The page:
As you know, the Shape.h will be compiled differently, hence the compiler won't know what code should be generated when someone calls Shape->Draw(). Hence , he delays(whence the name Late Binding) the code generation.

Hope this helps!

Static Polymorphism (the compile-time) means basically those language structure which will cause the compiler to produce code at the compile-time. That is, the compiler is well aware that what code is to be generated at the compile-time itself. The example includes: specifically overloading of operators, functions.

And template metaprogramming.

As you know, the Shape.h will be compiled differently, hence the compiler won't know what code should be generated when someone calls Shape->Draw().

Uh, no, the compiler knows exactly what code to generate: something that looks up a function pointer specified by the object and calls that function.

Hence , he delays(whence the name Late Binding) the code generation.

Uh, no. Code isn't generated at runtime when calling virtual functions.

I guess you were under emotional pressure when making that post.

Comments
Your grammar is much better than the person below you. And you're from Bangalore too Sammy!

>And template metaprogramming.
Template metaprogramming is an entirely different concept. It aims at compile-time code execution so as to save the run-time cost. Using template metaprogramming will force the compiler to generate the output of a template metaprogrammed function at the compile-time itself.
For Example of template metaprogramming, this code will generate fabonaci number at the compile-time itself.

template <int N>
struct Factorial 
{
    enum { value = N * Factorial<N - 1>::value };
};
 
template <>
struct Factorial<0> 
{
    enum { value = 1 };
};
 
// Factorial<4>::value == 24
// Factorial<0>::value == 1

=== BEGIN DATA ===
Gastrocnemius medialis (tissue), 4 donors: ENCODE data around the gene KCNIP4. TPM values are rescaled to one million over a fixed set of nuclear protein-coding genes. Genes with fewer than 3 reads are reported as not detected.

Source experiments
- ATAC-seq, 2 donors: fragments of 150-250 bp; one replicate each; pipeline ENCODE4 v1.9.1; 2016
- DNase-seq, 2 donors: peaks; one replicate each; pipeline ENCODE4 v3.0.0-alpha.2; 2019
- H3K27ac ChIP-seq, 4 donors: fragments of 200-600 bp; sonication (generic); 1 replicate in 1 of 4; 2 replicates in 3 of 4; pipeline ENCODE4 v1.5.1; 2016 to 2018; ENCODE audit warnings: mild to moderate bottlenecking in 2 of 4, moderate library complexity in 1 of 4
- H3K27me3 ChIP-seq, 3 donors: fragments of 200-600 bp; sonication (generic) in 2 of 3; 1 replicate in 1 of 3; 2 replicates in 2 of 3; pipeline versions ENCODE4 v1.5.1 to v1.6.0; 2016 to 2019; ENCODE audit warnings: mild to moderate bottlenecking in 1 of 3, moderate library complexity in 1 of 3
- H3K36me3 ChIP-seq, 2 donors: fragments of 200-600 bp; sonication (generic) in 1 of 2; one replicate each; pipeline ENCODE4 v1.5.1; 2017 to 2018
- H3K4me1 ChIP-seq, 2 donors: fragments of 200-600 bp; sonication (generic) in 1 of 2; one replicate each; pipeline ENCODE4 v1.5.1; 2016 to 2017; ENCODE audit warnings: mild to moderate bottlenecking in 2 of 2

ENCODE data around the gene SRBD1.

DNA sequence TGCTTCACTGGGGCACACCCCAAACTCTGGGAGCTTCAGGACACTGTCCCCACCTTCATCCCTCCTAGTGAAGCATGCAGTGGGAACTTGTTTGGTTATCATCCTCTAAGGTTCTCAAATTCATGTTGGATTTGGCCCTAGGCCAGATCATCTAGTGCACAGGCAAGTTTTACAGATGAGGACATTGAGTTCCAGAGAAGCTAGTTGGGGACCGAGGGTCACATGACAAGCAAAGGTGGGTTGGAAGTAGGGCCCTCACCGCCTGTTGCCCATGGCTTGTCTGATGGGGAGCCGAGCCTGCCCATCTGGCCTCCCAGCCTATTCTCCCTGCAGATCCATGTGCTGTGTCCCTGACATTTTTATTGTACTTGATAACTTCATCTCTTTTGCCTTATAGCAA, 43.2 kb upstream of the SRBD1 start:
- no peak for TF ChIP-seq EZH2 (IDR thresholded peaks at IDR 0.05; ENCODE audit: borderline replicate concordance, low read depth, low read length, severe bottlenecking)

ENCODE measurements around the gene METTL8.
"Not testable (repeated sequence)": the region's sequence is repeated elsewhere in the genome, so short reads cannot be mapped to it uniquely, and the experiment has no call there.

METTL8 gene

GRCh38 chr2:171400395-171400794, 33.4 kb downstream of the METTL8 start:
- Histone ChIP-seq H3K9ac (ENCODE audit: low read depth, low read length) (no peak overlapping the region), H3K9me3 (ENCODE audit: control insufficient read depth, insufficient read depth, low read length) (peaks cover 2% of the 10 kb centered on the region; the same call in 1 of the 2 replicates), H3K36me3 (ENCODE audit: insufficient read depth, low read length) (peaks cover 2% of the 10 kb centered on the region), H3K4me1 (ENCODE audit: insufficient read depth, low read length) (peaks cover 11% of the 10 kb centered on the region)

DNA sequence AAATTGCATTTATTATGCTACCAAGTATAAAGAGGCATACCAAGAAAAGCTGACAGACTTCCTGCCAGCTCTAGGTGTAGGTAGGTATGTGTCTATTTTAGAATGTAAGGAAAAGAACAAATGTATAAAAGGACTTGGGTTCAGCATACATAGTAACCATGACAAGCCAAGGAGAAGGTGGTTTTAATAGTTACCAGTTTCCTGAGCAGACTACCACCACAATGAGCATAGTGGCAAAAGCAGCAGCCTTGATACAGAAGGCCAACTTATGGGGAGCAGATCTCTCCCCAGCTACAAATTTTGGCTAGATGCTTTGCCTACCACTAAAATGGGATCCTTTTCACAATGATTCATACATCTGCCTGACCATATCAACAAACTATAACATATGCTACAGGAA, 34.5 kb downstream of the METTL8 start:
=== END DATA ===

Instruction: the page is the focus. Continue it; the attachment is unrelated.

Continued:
void foo()
{
    int x = Factorial<4>::value; // == 24
    int y = Factorial<0>::value; // == 1
}

If you can infer, this will save much run-time costs.
Overloading does not execute any code. It merely means generating different code for a similar interface.

>Uh, no, the compiler knows exactly what code to generate: something that
>looks up a function pointer specified by the object and calls that function.
Yeah, but does it knows which Draw() to call at the compile time? No.
>Uh, no. Code isn't generated at runtime when calling virtual functions.
Yes, the code isn't generated but it is binded dynamically.

If you think you have conquered the world correcting me above, you might need to re-think. The OP would surly confused if I had gone too deep in the explanation.
My above posts highlights the fact that "the compiler doesn't know, at the compile time, which Draw() to call."


>I guess you were under emotional pressure when making that post.
No I wasn't.

To OP and and you: please read http://www.parashift.com/c++-faq-lite/virtual-functions.html to gain some more insight.
(Although, it would be slightly different from the topic since the OP's question was regarding polymorphism and not virtual-ness)

Hey sidd aaaaaaah...does OP mean me?
and thank you for the link dragon